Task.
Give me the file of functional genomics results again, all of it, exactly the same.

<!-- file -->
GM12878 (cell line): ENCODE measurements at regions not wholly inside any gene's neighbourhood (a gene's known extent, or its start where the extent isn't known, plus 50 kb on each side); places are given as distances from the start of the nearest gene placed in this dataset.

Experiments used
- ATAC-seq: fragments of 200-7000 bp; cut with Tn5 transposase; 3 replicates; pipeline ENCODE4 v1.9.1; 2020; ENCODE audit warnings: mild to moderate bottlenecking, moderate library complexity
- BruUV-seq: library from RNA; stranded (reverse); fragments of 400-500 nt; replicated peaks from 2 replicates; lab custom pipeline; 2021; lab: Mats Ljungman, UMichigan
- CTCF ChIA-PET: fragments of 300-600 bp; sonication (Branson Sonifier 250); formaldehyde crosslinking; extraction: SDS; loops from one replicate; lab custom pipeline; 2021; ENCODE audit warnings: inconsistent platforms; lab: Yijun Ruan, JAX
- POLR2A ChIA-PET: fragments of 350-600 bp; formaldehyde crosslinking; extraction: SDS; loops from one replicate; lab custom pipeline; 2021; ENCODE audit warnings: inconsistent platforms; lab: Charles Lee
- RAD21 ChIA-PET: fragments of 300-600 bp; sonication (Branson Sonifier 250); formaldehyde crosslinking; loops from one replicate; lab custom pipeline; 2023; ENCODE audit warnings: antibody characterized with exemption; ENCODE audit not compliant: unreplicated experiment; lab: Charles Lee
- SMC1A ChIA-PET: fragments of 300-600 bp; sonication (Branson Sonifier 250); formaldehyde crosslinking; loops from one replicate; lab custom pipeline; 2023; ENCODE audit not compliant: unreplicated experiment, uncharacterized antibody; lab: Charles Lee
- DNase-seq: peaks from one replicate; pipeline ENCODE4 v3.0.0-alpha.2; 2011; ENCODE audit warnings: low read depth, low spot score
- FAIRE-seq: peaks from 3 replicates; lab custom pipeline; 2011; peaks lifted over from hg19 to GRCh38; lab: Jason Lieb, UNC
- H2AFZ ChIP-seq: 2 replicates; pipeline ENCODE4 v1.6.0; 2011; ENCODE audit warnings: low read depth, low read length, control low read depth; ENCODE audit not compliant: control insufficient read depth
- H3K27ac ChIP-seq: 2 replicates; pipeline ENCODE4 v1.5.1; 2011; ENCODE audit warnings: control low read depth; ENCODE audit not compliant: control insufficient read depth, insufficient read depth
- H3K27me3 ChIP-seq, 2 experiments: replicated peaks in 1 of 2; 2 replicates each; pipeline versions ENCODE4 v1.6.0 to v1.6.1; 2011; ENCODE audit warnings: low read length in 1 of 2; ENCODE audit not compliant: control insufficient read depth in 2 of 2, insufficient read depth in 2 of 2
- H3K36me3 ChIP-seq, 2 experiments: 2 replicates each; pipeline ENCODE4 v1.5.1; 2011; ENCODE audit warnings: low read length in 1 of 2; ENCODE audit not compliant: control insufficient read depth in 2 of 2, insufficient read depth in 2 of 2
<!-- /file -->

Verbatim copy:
GM12878 (cell line): ENCODE measurements at regions not wholly inside any gene's neighbourhood (a gene's known extent, or its start where the extent isn't known, plus 50 kb on each side); places are given as distances from the start of the nearest gene placed in this dataset.

Experiments used
- ATAC-seq: fragments of 200-7000 bp; cut with Tn5 transposase; 3 replicates; pipeline ENCODE4 v1.9.1; 2020; ENCODE audit warnings: mild to moderate bottlenecking, moderate library complexity
- BruUV-seq: library from RNA; stranded (reverse); fragments of 400-500 nt; replicated peaks from 2 replicates; lab custom pipeline; 2021; lab: Mats Ljungman, UMichigan
- CTCF ChIA-PET: fragments of 300-600 bp; sonication (Branson Sonifier 250); formaldehyde crosslinking; extraction: SDS; loops from one replicate; lab custom pipeline; 2021; ENCODE audit warnings: inconsistent platforms; lab: Yijun Ruan, JAX
- POLR2A ChIA-PET: fragments of 350-600 bp; formaldehyde crosslinking; extraction: SDS; loops from one replicate; lab custom pipeline; 2021; ENCODE audit warnings: inconsistent platforms; lab: Charles Lee
- RAD21 ChIA-PET: fragments of 300-600 bp; sonication (Branson Sonifier 250); formaldehyde crosslinking; loops from one replicate; lab custom pipeline; 2023; ENCODE audit warnings: antibody characterized with exemption; ENCODE audit not compliant: unreplicated experiment; lab: Charles Lee
- SMC1A ChIA-PET: fragments of 300-600 bp; sonication (Branson Sonifier 250); formaldehyde crosslinking; loops from one replicate; lab custom pipeline; 2023; ENCODE audit not compliant: unreplicated experiment, uncharacterized antibody; lab: Charles Lee
- DNase-seq: peaks from one replicate; pipeline ENCODE4 v3.0.0-alpha.2; 2011; ENCODE audit warnings: low read depth, low spot score
- FAIRE-seq: peaks from 3 replicates; lab custom pipeline; 2011; peaks lifted over from hg19 to GRCh38; lab: Jason Lieb, UNC
- H2AFZ ChIP-seq: 2 replicates; pipeline ENCODE4 v1.6.0; 2011; ENCODE audit warnings: low read depth, low read length, control low read depth; ENCODE audit not compliant: control insufficient read depth
- H3K27ac ChIP-seq: 2 replicates; pipeline ENCODE4 v1.5.1; 2011; ENCODE audit warnings: control low read depth; ENCODE audit not compliant: control insufficient read depth, insufficient read depth
- H3K27me3 ChIP-seq, 2 experiments: replicated peaks in 1 of 2; 2 replicates each; pipeline versions ENCODE4 v1.6.0 to v1.6.1; 2011; ENCODE audit warnings: low read length in 1 of 2; ENCODE audit not compliant: control insufficient read depth in 2 of 2, insufficient read depth in 2 of 2
- H3K36me3 ChIP-seq, 2 experiments: 2 replicates each; pipeline ENCODE4 v1.5.1; 2011; ENCODE audit warnings: low read length in 1 of 2; ENCODE audit not compliant: control insufficient read depth in 2 of 2, insufficient read depth in 2 of 2